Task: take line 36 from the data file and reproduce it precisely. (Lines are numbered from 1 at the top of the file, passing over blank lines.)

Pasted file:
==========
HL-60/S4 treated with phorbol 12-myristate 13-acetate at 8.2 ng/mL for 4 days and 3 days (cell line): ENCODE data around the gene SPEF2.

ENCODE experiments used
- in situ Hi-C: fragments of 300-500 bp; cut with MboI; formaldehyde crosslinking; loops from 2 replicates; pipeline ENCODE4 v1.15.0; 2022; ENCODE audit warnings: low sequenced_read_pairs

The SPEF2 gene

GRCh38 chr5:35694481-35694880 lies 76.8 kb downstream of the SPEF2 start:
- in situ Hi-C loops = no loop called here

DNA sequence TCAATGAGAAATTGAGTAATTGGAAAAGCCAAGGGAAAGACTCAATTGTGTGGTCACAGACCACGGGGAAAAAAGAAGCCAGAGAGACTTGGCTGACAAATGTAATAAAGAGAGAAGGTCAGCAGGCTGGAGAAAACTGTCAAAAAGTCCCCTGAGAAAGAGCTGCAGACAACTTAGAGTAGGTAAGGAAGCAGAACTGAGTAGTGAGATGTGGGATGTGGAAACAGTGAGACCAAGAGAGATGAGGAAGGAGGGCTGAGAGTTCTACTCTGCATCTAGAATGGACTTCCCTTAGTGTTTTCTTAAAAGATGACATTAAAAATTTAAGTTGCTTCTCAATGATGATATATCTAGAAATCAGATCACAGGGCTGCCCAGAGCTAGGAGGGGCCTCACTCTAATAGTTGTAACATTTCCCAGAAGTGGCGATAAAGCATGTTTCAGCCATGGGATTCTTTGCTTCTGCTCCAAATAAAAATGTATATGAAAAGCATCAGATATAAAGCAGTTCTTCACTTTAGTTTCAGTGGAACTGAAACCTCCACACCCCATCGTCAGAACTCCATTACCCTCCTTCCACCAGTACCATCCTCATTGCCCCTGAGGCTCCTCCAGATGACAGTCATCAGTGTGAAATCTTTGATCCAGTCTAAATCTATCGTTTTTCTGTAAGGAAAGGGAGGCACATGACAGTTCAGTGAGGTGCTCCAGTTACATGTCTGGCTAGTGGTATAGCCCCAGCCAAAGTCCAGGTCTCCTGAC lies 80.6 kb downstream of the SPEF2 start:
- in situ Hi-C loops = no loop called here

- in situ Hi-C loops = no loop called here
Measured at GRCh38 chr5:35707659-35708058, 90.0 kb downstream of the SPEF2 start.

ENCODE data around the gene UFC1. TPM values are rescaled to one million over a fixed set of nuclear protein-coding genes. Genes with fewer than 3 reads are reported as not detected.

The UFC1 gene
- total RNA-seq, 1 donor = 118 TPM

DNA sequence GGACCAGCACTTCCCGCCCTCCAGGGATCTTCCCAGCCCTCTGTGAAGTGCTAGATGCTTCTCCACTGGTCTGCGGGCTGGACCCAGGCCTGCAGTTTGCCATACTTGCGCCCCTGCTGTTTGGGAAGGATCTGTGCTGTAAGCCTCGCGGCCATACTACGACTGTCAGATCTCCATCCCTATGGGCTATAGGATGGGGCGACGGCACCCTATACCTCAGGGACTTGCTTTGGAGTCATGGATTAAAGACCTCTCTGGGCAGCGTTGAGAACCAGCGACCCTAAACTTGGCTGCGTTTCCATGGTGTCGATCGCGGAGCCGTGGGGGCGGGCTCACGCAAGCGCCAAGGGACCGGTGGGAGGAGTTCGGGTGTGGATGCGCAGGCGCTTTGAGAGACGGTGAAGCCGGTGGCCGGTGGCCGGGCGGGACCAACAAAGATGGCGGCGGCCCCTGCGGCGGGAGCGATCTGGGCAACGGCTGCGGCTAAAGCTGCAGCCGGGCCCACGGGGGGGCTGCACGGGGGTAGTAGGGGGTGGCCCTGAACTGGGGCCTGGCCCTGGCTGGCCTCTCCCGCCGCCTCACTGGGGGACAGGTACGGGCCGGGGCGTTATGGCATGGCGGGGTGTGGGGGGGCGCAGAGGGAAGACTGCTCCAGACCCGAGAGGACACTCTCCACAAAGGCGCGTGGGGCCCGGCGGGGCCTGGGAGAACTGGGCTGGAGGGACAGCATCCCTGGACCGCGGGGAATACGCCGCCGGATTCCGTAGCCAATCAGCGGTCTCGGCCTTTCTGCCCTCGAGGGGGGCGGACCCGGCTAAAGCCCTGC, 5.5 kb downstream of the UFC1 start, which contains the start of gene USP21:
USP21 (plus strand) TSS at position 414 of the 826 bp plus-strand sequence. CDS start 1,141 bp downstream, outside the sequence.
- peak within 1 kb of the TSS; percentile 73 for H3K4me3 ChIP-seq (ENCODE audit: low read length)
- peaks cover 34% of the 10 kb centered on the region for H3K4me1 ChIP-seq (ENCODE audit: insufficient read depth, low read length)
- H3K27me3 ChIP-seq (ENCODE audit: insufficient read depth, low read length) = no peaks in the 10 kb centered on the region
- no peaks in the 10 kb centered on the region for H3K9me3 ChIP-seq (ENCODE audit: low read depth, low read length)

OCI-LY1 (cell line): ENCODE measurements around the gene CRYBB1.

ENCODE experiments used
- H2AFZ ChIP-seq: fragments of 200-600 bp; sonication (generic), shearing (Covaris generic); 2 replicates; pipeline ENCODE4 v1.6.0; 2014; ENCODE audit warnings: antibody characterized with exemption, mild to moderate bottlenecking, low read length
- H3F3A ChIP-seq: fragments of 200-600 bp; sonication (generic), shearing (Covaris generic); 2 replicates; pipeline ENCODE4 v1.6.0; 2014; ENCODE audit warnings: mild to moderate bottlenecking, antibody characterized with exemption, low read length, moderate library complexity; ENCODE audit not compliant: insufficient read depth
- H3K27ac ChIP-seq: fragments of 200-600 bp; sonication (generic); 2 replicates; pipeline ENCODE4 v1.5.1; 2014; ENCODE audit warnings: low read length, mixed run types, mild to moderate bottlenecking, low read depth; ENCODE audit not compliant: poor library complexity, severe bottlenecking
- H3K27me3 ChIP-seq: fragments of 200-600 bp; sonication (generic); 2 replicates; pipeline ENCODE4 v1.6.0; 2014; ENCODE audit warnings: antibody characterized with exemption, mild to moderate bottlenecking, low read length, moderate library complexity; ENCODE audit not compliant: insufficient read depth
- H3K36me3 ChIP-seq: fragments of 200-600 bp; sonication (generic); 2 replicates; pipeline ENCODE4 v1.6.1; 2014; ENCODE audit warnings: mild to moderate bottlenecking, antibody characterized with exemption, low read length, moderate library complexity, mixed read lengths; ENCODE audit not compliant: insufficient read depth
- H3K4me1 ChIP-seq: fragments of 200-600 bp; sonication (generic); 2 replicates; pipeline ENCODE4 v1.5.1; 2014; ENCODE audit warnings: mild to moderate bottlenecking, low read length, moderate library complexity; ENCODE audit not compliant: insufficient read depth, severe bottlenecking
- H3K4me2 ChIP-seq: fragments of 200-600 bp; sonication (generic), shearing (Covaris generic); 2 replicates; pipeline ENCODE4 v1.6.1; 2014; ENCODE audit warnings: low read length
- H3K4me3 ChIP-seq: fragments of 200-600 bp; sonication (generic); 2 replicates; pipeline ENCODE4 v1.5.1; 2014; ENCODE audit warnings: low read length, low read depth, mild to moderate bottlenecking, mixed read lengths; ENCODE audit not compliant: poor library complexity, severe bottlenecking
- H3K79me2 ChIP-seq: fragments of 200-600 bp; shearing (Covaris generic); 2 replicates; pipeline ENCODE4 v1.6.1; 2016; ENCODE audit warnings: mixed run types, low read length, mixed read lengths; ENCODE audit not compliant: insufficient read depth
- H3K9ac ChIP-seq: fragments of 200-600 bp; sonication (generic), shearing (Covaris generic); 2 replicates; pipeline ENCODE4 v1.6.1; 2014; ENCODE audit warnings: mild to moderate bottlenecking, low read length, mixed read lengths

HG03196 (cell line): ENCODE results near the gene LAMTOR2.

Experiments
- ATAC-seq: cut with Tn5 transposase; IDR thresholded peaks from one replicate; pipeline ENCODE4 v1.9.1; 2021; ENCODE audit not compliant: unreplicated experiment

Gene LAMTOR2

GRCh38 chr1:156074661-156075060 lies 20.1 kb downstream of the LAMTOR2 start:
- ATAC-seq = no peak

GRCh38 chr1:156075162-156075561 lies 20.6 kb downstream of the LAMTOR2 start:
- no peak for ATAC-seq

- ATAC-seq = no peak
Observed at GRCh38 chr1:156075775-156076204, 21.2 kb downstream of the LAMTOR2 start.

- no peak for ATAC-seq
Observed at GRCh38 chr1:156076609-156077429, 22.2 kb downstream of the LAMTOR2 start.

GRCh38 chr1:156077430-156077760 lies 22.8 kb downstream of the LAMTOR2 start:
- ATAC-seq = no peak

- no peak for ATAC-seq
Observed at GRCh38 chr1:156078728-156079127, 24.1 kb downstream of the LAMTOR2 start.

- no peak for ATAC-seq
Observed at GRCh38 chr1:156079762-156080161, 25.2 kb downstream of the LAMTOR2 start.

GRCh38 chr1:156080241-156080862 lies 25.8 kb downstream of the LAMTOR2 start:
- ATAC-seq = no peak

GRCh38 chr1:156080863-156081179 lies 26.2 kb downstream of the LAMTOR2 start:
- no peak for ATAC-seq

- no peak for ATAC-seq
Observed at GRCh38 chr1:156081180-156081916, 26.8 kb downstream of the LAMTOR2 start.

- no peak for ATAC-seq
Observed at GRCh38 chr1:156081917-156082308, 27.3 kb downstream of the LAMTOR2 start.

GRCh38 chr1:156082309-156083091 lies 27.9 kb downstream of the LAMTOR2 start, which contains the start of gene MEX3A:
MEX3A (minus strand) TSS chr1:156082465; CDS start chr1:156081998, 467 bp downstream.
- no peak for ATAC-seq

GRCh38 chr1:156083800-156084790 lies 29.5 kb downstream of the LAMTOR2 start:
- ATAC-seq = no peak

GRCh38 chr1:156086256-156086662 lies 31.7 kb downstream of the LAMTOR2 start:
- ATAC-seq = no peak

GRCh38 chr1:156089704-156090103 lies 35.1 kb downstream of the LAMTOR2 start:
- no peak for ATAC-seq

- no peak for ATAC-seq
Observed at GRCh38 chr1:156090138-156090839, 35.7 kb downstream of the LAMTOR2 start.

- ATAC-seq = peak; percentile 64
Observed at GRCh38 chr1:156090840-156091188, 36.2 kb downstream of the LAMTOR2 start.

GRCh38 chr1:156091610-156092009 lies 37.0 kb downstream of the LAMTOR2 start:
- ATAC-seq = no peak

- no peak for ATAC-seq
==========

GRCh38 chr1:156074661-156075060 lies 20.1 kb downstream of the LAMTOR2 start: